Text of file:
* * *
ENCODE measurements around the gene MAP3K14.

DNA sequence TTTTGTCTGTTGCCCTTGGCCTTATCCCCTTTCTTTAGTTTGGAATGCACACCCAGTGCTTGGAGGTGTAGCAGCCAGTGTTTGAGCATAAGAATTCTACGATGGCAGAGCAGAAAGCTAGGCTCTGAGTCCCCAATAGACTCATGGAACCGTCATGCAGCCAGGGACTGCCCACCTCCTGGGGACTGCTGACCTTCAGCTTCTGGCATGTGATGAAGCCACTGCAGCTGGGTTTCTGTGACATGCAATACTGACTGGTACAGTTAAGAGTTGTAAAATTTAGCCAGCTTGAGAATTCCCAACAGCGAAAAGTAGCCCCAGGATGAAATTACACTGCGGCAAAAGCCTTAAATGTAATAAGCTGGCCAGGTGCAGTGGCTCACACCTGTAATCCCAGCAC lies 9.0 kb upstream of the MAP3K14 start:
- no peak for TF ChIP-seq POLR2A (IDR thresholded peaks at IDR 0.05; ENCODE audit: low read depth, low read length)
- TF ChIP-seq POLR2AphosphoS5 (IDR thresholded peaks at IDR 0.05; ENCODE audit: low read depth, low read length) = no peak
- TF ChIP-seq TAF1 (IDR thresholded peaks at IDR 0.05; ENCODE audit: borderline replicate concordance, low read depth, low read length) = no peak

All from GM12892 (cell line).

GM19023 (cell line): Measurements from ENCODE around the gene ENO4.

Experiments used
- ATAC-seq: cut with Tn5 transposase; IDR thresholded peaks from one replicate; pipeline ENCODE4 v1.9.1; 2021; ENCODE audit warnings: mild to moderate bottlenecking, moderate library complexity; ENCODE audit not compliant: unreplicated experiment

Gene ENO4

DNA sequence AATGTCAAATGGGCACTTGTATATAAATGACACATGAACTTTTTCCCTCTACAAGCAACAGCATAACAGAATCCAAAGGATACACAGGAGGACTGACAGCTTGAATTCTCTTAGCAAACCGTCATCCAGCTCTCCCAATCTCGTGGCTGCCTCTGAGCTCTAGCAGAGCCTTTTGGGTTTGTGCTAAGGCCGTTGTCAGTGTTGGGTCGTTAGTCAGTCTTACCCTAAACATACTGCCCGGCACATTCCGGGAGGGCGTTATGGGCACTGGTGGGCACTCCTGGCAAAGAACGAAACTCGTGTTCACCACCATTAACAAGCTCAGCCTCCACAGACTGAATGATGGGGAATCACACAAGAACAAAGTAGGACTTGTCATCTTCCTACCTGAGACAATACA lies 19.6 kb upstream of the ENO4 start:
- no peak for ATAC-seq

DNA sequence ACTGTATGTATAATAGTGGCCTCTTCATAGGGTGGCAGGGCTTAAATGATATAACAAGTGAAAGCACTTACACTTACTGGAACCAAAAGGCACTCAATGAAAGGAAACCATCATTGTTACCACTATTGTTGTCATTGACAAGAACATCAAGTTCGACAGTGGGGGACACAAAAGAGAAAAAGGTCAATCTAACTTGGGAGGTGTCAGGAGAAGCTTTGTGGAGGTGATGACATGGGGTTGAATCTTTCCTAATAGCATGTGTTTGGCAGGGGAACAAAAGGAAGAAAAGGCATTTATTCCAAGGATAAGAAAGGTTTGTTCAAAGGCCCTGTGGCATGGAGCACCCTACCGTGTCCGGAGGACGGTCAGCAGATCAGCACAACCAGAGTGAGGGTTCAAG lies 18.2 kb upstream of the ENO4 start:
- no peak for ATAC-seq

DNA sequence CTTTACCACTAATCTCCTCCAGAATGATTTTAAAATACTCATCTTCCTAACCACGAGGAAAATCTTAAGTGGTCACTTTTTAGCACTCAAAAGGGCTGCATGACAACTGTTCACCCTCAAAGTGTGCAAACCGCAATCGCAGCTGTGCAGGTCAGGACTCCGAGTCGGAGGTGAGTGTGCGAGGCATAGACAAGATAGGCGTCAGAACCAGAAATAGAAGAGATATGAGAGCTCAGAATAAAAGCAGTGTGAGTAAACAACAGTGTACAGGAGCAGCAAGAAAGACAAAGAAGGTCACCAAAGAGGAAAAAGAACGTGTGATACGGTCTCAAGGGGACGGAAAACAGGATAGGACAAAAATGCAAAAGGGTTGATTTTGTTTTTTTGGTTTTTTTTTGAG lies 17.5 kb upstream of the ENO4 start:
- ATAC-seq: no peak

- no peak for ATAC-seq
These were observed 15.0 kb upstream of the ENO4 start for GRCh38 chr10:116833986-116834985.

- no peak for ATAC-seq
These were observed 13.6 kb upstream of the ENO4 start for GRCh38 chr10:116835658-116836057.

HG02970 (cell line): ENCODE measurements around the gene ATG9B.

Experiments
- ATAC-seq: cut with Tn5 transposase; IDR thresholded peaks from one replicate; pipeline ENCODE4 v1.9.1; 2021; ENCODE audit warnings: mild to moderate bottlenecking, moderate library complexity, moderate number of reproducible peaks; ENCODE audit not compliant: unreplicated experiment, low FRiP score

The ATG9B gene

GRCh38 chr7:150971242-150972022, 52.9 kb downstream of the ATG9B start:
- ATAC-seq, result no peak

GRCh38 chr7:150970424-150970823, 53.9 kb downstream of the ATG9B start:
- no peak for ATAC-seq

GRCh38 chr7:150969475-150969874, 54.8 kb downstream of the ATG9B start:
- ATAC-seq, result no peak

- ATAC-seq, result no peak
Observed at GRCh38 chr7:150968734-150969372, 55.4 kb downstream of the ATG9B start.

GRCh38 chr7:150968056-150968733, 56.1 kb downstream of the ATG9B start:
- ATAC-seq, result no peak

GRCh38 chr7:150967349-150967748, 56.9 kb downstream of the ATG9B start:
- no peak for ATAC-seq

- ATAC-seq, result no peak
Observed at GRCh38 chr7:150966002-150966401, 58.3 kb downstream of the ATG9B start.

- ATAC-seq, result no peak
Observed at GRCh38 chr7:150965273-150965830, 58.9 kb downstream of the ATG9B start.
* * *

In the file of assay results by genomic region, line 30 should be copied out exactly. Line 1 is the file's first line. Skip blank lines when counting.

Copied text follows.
- ATAC-seq, result no peak